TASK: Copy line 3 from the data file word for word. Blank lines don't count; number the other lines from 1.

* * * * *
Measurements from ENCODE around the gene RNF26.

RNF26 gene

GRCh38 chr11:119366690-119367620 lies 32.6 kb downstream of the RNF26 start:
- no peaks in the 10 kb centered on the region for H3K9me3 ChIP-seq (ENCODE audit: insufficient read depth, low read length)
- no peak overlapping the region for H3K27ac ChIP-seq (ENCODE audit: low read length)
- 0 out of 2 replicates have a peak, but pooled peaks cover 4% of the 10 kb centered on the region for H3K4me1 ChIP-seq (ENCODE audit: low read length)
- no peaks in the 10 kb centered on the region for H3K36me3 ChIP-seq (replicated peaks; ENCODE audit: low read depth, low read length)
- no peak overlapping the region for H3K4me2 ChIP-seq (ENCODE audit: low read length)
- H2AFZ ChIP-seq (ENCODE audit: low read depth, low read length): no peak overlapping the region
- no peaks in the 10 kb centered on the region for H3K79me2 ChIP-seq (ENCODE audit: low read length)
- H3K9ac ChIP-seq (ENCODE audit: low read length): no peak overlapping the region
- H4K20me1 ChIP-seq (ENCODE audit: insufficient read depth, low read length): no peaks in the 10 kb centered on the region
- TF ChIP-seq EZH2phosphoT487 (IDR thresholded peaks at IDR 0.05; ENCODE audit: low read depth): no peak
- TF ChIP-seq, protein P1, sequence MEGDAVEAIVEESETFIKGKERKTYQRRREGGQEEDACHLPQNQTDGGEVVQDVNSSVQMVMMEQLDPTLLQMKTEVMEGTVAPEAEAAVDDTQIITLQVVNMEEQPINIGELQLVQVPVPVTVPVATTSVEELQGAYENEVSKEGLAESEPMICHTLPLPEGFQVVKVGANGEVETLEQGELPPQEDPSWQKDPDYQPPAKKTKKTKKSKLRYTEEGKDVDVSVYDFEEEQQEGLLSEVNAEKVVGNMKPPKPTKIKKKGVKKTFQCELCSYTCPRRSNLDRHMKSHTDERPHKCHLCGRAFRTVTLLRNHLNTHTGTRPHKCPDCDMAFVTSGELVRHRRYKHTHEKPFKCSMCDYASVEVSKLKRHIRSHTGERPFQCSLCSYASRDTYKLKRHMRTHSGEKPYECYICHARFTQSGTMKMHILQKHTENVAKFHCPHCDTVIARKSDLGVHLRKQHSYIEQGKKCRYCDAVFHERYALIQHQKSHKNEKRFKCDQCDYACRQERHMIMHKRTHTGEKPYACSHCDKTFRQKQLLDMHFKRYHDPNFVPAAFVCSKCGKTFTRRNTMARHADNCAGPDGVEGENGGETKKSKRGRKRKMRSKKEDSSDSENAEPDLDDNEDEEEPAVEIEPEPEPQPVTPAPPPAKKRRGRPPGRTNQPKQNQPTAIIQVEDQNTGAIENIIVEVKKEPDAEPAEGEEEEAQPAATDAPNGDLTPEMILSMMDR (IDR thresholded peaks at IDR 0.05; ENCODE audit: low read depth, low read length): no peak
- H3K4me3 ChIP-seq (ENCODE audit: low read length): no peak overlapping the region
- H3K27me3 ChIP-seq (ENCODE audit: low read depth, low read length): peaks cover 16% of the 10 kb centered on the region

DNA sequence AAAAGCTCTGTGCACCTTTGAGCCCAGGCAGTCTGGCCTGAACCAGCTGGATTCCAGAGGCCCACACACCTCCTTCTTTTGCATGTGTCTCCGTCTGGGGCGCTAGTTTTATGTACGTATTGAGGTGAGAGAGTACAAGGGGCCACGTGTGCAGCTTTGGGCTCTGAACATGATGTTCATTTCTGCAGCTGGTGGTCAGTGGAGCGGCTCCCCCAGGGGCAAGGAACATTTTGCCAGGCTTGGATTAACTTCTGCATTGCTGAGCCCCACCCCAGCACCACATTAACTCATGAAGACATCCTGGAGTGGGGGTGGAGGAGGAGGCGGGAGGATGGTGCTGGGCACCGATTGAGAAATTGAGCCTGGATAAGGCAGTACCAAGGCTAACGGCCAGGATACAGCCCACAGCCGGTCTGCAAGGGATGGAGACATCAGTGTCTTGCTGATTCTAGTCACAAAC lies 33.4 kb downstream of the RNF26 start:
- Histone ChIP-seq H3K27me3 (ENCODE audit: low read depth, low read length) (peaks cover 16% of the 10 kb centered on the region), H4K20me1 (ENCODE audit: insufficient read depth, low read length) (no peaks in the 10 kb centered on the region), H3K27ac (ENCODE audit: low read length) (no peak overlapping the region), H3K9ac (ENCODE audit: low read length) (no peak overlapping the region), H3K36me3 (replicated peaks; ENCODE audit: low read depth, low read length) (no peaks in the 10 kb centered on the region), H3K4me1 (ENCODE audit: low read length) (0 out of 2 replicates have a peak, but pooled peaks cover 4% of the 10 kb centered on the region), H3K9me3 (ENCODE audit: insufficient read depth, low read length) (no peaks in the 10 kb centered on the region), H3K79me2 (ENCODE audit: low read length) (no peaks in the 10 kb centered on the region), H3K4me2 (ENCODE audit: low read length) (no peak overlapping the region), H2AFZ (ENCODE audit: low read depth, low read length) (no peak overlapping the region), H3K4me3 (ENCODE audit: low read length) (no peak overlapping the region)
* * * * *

GRCh38 chr11:119366690-119367620 lies 32.6 kb downstream of the RNF26 start: